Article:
As we were closing this issue, two stories have come across the wire that underline how profoundly deep the crisis is today for journalism and photojournalists.
Dallas Observer blogger Robert Wilonsky reveals "a memo Dallas Morning News editor Bob Mong and senior vice president of sales Cyndy Carr sent to everyone at A.H. Belo Corp. … outlining what they call a 'business/news integration.' Which means … some section editors at all of the company's papers, including The News, will now report directly to Carr's team of sales managers, now referred to as general managers. In short, those who sell ads for A.H. Belo's products will now dictate content within A.H. Belo's products, which is a radical departure from the way newspapers have been run since, oh, forever."
Thus, the crucial line that has always separated "church and state" for newspapers has finally crumbled.
This is a fundamental breach of faith between the newspaper and its readers. It comes at a low point of the public's confidence in our crucial institutions. This is as painful to us to report as it must be for the many fine journalists who today are hanging their heads in shame.
On the same day we learned of the Belo Corp. announcement, Gawker.com revealed that Time Inc. has informed its freelancers that it has a great new idea for them. If you want to get paid, give Time a cut of your invoices. J.P. Morgan, which administers the company's invoices, has sent out a letter to all its freelancers under the jaunty heading "Accelerate payments at year end!"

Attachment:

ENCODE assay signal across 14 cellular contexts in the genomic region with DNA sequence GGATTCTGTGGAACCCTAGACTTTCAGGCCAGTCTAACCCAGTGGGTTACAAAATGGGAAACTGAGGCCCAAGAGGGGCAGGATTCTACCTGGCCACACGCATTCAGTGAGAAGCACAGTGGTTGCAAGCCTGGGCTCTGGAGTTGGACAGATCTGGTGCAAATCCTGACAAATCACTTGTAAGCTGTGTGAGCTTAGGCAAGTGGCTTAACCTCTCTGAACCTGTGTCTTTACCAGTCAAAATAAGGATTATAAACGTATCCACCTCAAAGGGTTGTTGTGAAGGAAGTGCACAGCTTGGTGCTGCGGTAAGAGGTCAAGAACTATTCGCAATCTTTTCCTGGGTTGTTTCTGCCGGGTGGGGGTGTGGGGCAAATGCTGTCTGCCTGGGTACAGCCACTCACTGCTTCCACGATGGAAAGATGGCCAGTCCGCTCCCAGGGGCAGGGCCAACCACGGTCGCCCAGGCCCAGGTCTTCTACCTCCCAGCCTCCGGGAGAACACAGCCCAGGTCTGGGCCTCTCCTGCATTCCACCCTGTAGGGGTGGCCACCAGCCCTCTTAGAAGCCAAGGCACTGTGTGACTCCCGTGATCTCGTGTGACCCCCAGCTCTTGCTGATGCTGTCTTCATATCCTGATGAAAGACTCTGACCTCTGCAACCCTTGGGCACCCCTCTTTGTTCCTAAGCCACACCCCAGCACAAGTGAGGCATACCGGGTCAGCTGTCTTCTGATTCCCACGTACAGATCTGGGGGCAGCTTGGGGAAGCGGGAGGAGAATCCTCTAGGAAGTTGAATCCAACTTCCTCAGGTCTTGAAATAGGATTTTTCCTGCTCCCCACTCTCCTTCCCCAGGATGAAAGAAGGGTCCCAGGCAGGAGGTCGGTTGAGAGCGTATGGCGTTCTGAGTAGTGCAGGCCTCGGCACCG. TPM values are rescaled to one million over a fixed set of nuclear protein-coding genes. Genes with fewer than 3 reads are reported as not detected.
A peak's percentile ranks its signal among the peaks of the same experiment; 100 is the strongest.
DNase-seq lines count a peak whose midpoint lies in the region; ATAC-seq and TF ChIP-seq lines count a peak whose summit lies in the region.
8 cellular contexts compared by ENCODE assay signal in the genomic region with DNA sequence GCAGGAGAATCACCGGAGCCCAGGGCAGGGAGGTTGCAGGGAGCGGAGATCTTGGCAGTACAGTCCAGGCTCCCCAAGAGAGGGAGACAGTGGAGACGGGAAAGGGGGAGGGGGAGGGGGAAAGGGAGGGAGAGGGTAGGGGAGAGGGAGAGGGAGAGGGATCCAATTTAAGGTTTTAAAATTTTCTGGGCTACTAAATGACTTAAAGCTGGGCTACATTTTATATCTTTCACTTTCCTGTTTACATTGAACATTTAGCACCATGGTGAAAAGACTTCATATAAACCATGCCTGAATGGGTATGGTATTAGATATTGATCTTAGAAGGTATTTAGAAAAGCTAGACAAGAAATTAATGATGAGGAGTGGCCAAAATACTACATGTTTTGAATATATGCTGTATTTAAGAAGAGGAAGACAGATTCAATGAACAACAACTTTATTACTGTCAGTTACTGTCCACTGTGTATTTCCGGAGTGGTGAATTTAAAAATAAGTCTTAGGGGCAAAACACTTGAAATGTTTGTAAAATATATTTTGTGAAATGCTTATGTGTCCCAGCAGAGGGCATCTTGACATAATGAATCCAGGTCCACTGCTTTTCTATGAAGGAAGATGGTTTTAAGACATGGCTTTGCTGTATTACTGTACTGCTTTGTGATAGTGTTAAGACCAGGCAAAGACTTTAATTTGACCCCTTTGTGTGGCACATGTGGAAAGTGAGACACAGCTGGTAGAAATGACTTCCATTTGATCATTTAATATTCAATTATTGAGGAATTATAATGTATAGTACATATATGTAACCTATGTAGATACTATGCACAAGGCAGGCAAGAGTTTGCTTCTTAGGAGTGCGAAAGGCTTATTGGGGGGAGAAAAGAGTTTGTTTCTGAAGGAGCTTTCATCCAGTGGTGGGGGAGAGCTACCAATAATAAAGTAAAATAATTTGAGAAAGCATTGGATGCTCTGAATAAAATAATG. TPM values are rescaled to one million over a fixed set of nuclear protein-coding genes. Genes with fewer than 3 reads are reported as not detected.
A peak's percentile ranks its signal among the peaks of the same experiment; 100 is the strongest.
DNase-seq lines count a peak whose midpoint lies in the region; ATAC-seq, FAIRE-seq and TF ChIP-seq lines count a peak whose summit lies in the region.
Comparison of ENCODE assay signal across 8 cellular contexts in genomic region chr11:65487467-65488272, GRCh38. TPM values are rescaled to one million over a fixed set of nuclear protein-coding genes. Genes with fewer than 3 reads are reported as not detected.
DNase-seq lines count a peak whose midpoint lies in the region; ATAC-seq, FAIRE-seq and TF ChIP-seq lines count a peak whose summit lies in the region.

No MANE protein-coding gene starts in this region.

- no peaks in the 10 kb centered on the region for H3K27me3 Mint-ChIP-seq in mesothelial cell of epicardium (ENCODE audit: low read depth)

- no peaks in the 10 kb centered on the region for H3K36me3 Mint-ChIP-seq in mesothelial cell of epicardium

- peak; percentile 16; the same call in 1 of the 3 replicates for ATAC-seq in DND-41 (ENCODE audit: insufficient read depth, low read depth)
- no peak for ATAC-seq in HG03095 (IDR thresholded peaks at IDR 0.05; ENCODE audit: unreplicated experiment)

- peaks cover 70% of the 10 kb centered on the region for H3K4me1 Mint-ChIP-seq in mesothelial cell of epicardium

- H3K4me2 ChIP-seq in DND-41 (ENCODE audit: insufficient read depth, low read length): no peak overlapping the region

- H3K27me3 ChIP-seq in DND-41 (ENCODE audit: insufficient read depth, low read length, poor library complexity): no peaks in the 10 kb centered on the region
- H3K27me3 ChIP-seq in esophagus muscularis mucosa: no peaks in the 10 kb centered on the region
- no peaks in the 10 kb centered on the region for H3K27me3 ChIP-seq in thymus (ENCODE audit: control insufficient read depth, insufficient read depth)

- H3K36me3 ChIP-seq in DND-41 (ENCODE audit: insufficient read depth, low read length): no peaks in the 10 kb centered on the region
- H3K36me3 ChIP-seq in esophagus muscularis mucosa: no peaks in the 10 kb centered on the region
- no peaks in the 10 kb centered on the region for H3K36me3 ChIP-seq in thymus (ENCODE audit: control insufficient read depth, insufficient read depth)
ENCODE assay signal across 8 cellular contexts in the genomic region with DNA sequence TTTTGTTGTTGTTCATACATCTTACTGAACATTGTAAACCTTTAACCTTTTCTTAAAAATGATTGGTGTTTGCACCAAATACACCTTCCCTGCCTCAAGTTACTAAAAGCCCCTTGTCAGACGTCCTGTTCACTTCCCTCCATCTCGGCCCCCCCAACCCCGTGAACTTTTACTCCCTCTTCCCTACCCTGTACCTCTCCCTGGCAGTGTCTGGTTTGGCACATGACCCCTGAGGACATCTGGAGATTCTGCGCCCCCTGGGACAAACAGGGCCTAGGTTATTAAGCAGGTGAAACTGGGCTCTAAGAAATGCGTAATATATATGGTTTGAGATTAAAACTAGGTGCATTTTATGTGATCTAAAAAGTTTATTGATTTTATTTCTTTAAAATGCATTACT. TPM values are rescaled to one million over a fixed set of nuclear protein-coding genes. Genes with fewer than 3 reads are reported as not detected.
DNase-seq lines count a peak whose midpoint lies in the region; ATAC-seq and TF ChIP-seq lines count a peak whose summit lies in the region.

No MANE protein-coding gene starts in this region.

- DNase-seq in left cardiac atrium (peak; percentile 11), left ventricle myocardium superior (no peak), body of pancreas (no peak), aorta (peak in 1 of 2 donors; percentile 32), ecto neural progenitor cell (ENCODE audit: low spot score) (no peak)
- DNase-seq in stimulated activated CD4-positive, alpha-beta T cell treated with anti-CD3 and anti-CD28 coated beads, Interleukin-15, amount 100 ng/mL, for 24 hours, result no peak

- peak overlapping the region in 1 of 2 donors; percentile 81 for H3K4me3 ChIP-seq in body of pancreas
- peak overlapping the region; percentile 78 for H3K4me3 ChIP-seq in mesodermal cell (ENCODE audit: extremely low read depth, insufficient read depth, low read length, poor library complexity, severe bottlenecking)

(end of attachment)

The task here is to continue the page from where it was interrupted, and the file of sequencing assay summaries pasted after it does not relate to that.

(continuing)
The deal is if you want to get paid in a TIMEly fashion, you can choose options for payment (once, of course, the invoices have been approved by editorial) by taking advantage of a "Pay Me Now" plan). If you want to get paid in 25 days, Time will only charge you a fee of 0.5%. On the other hand, if you really need the money, for 4 percent of the invoice you can get paid in three days. Again, once the invoices have been approved in the first case, which generally takes a month or so.
So, now, already beleaguered freelancers who have seen their assignment work plummet are actually being offered the opportunity to give back some of their money to simply get paid.
This practice is called "factoring." In organized crime it is called a "shakedown." It has nothing whatsoever to do with journalism, and everything to do with Time's bottom line.
Season's greetings from the A.H. Belo Corp. and Time Inc.